Feb. 17 (Bloomberg) -- The Canadian dollar rose versus its U.S. counterpart as a government report showed the inflation rate increased last month more than forecast, supporting the case for higher interest rates.
The Canadian currency was headed for a rally this week as investor appetite for risk increased on speculation Greece, where Europe’s sovereign-debt crisis began more than two years ago, will win a second international rescue to avert a default.
The loonie, as the currency is also known for the image of the aquatic bird on the C$1 coin, appreciated 0.1 percent to 99.56 cents per U.S. dollar at 7:02 a.m. Toronto time.
The consumer price index rose 2.5 percent in January from a year earlier after December’s 2.3 percent gain, Ottawa-based Statistics Canada said. Economists surveyed by Bloomberg News predicted the rate to stay at the previous level, according to the median of 24 estimates.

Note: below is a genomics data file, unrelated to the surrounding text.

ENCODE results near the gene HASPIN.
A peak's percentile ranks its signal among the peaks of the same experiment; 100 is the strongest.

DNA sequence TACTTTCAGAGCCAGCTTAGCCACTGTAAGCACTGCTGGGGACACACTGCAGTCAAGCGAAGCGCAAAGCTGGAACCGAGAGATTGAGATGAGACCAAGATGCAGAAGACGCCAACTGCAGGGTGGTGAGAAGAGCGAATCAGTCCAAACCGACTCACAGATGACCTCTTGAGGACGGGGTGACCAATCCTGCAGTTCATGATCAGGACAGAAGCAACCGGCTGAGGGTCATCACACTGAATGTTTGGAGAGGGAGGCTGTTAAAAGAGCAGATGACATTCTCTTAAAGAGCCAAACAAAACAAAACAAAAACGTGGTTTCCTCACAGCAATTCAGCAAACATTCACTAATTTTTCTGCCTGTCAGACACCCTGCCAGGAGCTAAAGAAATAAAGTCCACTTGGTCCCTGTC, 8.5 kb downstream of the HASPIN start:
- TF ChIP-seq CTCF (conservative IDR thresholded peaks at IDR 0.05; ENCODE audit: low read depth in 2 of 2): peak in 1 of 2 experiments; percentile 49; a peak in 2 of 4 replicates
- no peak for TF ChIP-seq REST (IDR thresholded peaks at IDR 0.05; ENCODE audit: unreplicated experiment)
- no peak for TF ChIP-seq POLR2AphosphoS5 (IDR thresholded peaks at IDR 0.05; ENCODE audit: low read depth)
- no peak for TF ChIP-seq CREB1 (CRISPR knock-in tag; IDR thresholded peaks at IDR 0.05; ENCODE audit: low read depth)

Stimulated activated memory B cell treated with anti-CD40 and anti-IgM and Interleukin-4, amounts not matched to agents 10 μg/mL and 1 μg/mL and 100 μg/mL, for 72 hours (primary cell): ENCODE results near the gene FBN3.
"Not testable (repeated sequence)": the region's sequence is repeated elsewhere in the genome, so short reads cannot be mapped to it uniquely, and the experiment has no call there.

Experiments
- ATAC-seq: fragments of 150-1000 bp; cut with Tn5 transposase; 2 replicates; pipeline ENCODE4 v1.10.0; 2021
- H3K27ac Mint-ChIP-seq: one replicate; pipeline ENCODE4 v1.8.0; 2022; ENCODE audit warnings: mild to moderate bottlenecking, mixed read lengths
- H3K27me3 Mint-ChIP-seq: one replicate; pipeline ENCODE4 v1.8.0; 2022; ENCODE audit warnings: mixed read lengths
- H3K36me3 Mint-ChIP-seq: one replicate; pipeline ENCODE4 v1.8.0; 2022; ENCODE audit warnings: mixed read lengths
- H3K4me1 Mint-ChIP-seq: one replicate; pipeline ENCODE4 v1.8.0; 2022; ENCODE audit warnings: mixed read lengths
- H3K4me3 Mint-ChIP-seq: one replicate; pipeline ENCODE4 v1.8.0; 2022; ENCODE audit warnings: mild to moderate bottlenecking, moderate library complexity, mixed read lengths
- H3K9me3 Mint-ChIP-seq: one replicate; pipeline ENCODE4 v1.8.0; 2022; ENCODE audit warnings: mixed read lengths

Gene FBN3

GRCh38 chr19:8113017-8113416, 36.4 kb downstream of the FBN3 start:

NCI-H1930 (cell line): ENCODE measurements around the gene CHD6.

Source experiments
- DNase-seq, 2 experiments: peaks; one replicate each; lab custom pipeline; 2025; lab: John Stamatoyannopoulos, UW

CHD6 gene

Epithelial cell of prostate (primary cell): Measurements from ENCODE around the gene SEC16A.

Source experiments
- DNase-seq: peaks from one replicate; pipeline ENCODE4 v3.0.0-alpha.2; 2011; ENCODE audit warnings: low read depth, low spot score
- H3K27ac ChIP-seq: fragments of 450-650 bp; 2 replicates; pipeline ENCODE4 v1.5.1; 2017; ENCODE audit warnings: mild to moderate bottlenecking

The Bank of Canada has held its overnight rate at 1 percent since September 2010, the longest stretch since it began targeting that interest rate in 1994.
Growth in Canada and the U.S. will be “more modest” than previously forecast as Europe struggles to contain its debt crisis, the Ottawa-based bank said Jan. 17 in a statement after its last rate meeting.
The bank said Canada’s economy will return to full output and the pace of price increases will accelerate back to its 2 percent target in the third quarter of 2013, one quarter earlier than it had forecast.
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